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This article is part of the supplement: British Society of Breast Radiology Annual Scientific Meeting 2012

Poster presentation

Impact of full-field digital mammography on diagnostic work-up and surgical management of mammographic microcalcification

SM Bundred1*, J Zhou1, S Whiteside1, J Morris2 and NJ Bundred2

  • * Corresponding author: SM Bundred

Author Affiliations

1 University Hospital South Manchester, Manchester, UK

2 University of Manchester, UK

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Breast Cancer Research 2012, 14(Suppl 1):P20  doi:10.1186/bcr3275


The electronic version of this article is the complete one and can be found online at: http://breast-cancer-research.com/content/14/S1/P20


Published:9 November 2012

© 2012 Bundred et al.; licensee BioMed Central Ltd.

This is an Open Access article distributed under the terms of the Creative Commons Attribution License (http://creativecommons.org/licenses/by/2.0), which permits unrestricted use, distribution, and reproduction in any medium, provided the original work is properly cited.

Introduction

Full-field digital mammography (FFDM) increases detection of benign and malignant calcified breast lesions. Accurate nonoperative diagnosis of malignant impalpable breast lesions minimises numbers of therapeutic surgical procedures. Correct diagnosis of malignant mammographic microcalcification (MM) is important because upgraded lesions require repeat surgical procedures in 57% of cases (NHSBSP Audit 2012).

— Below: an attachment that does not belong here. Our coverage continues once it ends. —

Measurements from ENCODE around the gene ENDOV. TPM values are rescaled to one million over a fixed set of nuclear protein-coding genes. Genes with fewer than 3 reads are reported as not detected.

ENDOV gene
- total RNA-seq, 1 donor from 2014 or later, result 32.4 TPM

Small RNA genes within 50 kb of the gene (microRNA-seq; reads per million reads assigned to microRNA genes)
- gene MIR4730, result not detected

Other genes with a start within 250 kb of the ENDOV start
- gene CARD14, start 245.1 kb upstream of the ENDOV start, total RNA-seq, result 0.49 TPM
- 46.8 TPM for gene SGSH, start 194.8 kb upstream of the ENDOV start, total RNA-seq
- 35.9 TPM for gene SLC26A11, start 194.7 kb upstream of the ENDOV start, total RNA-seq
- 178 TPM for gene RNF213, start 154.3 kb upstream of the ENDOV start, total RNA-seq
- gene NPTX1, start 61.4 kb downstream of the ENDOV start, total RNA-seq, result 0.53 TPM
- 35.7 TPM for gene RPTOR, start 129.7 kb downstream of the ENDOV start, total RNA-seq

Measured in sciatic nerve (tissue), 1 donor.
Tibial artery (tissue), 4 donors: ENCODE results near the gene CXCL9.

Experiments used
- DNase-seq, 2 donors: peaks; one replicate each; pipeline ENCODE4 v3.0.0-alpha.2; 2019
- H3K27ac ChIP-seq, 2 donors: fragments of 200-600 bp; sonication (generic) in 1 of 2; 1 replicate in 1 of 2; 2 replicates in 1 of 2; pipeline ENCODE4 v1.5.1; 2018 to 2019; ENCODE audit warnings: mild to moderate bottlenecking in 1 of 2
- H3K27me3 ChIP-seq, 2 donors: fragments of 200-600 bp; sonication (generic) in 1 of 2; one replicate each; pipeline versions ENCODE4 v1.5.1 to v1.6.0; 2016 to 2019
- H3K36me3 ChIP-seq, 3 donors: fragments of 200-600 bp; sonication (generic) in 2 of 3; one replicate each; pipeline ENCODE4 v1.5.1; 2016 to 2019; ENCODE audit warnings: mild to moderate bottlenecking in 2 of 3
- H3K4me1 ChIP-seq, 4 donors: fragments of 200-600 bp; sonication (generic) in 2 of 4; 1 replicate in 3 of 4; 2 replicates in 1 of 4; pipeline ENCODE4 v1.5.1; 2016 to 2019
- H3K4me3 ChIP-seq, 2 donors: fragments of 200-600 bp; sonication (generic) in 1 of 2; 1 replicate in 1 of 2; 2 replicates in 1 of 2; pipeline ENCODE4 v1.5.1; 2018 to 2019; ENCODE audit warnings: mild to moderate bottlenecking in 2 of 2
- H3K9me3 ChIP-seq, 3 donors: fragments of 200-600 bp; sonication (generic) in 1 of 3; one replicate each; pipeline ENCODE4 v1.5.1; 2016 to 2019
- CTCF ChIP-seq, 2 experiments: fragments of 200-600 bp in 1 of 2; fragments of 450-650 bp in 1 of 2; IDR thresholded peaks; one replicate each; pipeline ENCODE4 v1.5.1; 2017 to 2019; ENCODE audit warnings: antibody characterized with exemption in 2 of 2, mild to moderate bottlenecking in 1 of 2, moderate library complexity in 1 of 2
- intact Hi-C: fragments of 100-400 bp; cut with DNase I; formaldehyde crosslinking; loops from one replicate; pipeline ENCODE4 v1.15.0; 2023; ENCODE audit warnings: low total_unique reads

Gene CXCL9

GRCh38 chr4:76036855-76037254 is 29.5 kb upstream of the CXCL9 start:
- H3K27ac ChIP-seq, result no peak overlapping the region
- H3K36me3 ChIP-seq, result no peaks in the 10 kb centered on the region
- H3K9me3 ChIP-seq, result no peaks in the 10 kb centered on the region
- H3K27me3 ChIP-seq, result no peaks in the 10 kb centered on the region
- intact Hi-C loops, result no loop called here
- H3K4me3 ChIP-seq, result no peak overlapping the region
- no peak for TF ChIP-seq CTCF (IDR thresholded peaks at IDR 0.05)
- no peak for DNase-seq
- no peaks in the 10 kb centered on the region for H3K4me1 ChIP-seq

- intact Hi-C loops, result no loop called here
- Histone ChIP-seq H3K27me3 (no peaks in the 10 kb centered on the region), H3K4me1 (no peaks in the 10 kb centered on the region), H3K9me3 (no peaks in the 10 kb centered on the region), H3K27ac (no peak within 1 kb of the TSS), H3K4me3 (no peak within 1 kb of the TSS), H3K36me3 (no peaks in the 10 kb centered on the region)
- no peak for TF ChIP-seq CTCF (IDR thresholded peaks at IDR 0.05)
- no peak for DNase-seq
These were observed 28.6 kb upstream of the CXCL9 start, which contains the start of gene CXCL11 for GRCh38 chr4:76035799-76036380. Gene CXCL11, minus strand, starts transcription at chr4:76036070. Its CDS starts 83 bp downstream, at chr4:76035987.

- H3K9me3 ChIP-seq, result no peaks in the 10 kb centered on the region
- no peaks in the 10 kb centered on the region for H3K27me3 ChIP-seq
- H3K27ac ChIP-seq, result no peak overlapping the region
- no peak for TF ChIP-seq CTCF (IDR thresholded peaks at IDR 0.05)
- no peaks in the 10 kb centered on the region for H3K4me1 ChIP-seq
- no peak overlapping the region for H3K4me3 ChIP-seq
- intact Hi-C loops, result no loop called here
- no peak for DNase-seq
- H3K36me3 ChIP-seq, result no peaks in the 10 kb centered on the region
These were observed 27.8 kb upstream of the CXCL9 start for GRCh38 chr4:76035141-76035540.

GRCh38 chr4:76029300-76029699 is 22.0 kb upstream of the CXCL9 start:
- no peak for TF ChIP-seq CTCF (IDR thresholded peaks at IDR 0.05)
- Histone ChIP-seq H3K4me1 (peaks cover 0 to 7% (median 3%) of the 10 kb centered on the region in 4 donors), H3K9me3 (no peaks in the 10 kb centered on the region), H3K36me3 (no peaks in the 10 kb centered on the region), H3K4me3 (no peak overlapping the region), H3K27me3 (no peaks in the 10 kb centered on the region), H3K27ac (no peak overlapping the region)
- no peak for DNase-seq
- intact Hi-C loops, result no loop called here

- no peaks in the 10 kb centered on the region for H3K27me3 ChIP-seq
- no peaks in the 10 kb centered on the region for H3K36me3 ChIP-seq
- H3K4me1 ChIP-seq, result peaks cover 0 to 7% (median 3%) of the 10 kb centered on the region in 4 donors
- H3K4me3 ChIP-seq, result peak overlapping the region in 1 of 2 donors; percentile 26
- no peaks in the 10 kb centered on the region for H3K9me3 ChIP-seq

Methods

Screening and symptomatic women with MM (n = 1,479) were reviewed to determine the impact of FFDM (imaging with FFDM only since April 2010) on the positive predictive value (PPV), diagnostic accuracy and surgical management of MM. Demographic information, preoperative and postoperative diagnosis and number of surgical procedures were recorded for Group 1 (August 2007 to March 2010: n = 711) and Group 2 (April 2010 to May 2011: n = 768).

Results

Reduction in PPV of biopsy for MM was observed (Group 1, 42.6%: Group 2, 32.7%; P < 0.0001). Correct or concordant nonoperative diagnosis increased with FFDM (Group 1, 89% vs. Group 2, 95%; P < 0.0001) and was achieved more often at first attempt (Group 1, 80.6% vs. Group 2, 89.5%; P < 0.0001). More lesions under 5 mm were biopsied using FFDM (Group 1, 15%; Group 2, 20.4%; P = 0.008). Accurate preoperative diagnosis of malignancy permitted single-stage surgery in 77.4% Group 2 versus 67.9% Group 1 (P = 0.017). For DCIS cases, similar first-line mastectomy rates were observed (Group 1, 30.3% vs. Group 2, 33.3%, P = NS). Fewer B3/4 lesions upgraded at surgery (Group 1, 48.7% vs. Group 2, 20%; P = 0.011).

Conclusion

Nonoperative work-up of MM using FFDM reduced second therapeutic procedures for MM, decreased upgrade of B3/4 lesions at diagnostic surgery, but increased benign nonoperative biopsies for MM.